You never know what to expect when it comes to am-dram, but Wolvercote’s St Peter’s Players and debut playwright Will Hazell crafted something special with their new production, Merely Uniforms, writes Gary Clarke.

Staged in Wolvercote village hall, it was set in the quintessential English village of Little Widdle during the run-up to the D-Day invasion.

It followed Private Harold Furze as he tried to navigate love, expectation, angry villagers, and officers who were more interested in fighting each other than the Germans. There was a lot packed into this two-hour production, but at no point did it become confusing or lose the audience’s attention.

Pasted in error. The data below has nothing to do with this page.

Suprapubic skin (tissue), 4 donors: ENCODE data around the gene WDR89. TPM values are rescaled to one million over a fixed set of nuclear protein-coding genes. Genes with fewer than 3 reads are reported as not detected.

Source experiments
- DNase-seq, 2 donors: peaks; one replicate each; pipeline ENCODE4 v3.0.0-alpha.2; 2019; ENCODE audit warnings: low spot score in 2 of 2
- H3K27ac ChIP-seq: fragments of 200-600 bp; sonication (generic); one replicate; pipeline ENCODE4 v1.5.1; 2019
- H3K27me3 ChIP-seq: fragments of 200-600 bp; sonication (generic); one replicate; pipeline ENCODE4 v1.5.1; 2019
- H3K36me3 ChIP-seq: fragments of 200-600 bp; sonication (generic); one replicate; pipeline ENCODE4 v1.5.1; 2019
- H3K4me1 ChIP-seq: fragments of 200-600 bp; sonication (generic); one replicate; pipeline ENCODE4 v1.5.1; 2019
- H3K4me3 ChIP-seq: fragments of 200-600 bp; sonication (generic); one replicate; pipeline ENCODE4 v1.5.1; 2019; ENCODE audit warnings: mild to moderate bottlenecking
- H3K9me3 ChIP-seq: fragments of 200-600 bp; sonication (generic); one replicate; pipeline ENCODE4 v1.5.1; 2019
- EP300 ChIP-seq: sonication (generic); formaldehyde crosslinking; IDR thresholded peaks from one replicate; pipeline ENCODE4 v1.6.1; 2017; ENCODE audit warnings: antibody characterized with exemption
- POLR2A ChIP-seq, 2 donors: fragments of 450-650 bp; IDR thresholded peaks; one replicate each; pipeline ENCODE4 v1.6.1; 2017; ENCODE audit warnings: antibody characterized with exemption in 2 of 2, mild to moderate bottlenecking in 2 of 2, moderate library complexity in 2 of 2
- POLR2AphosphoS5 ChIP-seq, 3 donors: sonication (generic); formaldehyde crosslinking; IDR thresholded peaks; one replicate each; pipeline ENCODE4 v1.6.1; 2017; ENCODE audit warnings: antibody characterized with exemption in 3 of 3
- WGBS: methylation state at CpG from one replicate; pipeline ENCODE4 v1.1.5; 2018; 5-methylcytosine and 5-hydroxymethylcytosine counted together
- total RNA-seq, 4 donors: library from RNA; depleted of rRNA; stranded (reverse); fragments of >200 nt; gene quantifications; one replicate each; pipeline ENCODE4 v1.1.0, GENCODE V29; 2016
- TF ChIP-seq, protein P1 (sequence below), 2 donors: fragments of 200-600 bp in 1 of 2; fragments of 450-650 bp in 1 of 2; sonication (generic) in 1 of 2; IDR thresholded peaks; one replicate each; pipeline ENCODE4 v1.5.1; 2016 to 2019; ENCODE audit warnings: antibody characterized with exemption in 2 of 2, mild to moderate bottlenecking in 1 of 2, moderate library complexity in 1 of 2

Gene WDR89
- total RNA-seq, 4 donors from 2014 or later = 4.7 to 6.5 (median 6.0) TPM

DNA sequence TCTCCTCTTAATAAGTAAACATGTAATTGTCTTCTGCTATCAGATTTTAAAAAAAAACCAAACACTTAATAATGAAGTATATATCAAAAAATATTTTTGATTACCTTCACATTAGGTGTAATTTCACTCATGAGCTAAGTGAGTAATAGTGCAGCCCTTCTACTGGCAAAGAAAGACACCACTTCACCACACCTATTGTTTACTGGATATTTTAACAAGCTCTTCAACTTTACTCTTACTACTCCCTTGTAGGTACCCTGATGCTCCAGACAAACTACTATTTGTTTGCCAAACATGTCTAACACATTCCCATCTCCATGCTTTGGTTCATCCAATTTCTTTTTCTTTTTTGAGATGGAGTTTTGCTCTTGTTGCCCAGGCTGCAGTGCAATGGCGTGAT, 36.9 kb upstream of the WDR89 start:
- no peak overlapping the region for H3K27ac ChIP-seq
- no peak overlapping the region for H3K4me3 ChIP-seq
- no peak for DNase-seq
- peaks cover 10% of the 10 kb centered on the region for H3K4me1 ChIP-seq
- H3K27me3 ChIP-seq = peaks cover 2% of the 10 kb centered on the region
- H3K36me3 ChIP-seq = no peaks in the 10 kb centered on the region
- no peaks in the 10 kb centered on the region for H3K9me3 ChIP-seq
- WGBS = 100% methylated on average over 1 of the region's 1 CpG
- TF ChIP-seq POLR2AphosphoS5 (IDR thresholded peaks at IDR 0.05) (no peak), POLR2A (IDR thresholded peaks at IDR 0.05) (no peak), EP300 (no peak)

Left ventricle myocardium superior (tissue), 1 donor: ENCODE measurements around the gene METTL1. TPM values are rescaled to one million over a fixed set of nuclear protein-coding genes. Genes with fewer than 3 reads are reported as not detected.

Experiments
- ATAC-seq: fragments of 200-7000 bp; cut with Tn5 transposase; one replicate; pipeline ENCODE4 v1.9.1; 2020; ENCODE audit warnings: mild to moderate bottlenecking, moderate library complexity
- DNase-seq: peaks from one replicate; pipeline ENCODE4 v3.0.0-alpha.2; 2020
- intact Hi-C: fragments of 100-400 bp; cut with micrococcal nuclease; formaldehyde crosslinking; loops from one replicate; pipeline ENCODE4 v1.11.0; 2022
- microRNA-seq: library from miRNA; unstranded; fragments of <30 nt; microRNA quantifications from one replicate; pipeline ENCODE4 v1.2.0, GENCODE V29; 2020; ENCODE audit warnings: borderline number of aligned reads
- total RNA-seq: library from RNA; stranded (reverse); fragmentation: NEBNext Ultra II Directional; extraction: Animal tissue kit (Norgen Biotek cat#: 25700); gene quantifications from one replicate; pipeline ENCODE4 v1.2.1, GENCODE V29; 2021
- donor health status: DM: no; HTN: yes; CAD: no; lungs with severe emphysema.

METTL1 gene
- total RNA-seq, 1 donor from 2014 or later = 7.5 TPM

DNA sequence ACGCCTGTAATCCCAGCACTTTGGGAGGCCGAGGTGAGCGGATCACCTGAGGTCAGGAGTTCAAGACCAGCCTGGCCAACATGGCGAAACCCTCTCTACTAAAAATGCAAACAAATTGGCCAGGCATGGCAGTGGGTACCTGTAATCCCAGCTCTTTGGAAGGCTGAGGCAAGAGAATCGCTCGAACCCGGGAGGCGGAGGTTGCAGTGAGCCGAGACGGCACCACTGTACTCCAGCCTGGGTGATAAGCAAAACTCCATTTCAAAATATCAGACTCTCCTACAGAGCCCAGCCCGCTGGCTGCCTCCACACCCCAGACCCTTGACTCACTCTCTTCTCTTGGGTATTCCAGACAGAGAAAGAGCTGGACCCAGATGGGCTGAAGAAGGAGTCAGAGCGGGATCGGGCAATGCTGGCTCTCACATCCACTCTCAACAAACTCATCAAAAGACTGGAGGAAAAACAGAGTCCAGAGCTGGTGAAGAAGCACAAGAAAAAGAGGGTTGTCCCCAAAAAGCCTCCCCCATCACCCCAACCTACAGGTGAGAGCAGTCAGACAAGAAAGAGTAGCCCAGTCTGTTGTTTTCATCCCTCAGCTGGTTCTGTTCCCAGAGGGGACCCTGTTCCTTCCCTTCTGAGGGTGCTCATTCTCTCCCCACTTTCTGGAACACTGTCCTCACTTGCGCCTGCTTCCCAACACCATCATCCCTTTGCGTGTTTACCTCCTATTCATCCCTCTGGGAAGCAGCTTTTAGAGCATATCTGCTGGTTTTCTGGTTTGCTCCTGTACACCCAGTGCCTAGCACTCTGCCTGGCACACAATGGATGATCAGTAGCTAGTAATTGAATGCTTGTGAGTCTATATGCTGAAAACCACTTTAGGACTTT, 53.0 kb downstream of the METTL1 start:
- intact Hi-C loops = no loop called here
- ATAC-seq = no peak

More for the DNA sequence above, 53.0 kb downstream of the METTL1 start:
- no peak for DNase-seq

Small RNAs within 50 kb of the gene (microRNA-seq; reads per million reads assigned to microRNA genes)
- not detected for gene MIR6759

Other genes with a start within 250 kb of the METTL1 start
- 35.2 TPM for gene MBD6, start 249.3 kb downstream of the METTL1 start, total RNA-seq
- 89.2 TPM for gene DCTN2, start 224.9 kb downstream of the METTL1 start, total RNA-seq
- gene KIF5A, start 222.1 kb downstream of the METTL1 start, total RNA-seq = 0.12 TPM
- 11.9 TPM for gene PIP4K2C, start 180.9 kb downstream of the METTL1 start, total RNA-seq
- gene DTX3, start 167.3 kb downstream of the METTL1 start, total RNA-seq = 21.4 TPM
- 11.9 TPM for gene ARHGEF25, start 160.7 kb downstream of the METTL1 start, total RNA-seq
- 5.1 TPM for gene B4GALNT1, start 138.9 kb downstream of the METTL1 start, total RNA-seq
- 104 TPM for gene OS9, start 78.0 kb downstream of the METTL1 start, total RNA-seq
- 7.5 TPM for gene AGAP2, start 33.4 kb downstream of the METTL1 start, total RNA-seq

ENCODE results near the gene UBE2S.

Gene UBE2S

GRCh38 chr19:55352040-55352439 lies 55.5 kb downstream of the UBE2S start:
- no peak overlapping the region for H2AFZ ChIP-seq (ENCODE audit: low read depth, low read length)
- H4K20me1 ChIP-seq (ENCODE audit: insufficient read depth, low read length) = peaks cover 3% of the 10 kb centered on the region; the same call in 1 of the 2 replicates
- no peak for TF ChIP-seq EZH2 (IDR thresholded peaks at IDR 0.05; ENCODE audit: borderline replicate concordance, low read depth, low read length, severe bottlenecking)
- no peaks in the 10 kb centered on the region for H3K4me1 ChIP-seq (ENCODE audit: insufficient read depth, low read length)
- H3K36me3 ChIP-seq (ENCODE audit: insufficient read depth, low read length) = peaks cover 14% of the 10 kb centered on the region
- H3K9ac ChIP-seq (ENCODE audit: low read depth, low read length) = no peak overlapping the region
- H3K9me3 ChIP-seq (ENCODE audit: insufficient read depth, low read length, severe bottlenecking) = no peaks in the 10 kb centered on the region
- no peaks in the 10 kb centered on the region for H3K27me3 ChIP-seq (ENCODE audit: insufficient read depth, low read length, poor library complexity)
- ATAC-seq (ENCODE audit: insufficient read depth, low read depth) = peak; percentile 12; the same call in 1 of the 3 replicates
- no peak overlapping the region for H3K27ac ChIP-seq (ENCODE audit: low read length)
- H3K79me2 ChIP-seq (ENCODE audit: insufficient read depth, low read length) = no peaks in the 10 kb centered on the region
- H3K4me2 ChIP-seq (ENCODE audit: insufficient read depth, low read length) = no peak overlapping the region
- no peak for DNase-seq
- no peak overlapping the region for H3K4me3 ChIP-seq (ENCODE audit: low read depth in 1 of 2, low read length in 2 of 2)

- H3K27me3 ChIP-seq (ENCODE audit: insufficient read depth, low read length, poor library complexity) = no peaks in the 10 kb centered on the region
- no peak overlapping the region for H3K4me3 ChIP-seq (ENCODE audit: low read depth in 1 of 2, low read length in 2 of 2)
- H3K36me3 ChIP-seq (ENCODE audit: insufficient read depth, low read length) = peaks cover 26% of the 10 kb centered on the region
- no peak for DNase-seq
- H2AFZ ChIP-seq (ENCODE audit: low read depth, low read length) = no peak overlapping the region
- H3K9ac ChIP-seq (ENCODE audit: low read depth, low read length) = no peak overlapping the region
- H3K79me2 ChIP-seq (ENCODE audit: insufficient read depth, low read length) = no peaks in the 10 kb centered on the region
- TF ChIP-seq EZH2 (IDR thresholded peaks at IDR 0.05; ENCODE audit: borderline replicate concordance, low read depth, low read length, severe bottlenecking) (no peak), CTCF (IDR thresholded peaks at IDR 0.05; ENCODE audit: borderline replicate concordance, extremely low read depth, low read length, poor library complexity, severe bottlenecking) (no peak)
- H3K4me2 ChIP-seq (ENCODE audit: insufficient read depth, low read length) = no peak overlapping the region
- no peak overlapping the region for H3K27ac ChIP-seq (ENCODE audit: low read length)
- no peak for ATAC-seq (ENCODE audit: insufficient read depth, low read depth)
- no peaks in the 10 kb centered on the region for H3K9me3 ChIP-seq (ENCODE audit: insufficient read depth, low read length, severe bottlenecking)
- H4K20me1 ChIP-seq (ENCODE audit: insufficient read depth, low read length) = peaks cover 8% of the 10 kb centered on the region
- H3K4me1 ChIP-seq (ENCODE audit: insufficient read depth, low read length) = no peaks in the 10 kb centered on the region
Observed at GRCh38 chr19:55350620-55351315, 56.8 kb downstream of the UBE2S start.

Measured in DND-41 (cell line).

The engaging cast kept the narrative moving at a steady pace while allowing time for the script’s traditionally British humour to breathe. Each character in this 23-strong ensemble was distinctive and played with just the right amount of exaggeration to be memorable, but not overdone. However, beyond the comedy there lay a poignant message, something that is a feature of this play.

On the surface, it was an almost farcical comedy, but as the story developed we realise that each character is far deeper than they seem: some avoid trauma to by clinging to past glory, while others hide fear with bravado.

This balance of the funny and serious is executed very well. One moment you are feeling the hopeless confusion of young soldiers facing war, and the next you’re almost falling off your chair laughing at the antics surrounding a dinner party.

Some of the bigger scene transitions were clunky and disruptive, and there were a few stuttered lines, but overall this was a well-performed show that displayed the best of am-dram. A fun and thought-provoking show that asked questions about duty, the nature of war and the role of ‘small’ people in big events.